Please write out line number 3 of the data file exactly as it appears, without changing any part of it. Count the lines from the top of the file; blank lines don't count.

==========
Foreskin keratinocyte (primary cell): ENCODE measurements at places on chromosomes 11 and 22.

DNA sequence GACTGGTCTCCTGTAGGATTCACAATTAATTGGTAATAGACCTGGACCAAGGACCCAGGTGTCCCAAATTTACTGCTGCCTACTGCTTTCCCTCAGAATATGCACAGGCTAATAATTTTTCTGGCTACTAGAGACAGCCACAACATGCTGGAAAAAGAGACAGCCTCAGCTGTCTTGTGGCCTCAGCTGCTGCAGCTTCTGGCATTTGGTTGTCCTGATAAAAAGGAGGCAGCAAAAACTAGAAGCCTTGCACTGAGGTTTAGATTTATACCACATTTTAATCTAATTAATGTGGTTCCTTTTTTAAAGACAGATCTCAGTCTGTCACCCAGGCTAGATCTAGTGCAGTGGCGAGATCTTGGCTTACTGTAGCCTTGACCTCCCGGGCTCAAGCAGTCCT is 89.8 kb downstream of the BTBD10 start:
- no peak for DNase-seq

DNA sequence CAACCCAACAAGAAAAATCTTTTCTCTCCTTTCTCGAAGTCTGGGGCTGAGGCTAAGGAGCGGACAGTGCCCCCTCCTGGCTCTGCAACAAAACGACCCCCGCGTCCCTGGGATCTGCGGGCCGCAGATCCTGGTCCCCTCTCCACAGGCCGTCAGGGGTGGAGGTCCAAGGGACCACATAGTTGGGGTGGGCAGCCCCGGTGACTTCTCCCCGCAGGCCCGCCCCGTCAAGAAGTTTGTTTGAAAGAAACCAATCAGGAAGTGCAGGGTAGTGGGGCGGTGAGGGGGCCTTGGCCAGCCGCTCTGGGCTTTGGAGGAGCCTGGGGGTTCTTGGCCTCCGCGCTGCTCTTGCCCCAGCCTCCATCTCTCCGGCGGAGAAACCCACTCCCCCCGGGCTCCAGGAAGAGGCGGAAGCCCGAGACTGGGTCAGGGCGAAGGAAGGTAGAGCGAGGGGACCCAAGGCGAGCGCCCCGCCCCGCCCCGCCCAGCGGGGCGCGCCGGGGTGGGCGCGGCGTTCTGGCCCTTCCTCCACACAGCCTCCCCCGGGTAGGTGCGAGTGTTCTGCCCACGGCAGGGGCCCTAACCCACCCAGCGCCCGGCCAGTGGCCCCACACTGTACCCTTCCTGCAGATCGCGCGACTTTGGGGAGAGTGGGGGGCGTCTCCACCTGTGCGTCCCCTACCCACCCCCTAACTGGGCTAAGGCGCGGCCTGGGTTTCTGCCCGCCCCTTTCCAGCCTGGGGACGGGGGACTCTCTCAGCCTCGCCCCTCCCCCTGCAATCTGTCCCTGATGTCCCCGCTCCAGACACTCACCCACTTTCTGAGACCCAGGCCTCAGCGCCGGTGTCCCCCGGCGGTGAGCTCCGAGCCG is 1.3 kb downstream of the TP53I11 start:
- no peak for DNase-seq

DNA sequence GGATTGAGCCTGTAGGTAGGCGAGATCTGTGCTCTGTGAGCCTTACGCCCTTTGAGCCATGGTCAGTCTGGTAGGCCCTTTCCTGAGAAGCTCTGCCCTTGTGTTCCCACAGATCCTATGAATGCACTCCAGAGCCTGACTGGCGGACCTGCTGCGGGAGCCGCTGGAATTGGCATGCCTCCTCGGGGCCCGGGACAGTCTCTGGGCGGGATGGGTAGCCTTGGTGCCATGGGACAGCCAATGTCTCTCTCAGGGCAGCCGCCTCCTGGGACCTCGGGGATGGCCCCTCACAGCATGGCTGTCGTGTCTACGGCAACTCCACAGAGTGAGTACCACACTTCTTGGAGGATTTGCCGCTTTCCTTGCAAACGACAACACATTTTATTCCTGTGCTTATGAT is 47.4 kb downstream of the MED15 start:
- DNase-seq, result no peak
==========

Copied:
- no peak for DNase-seq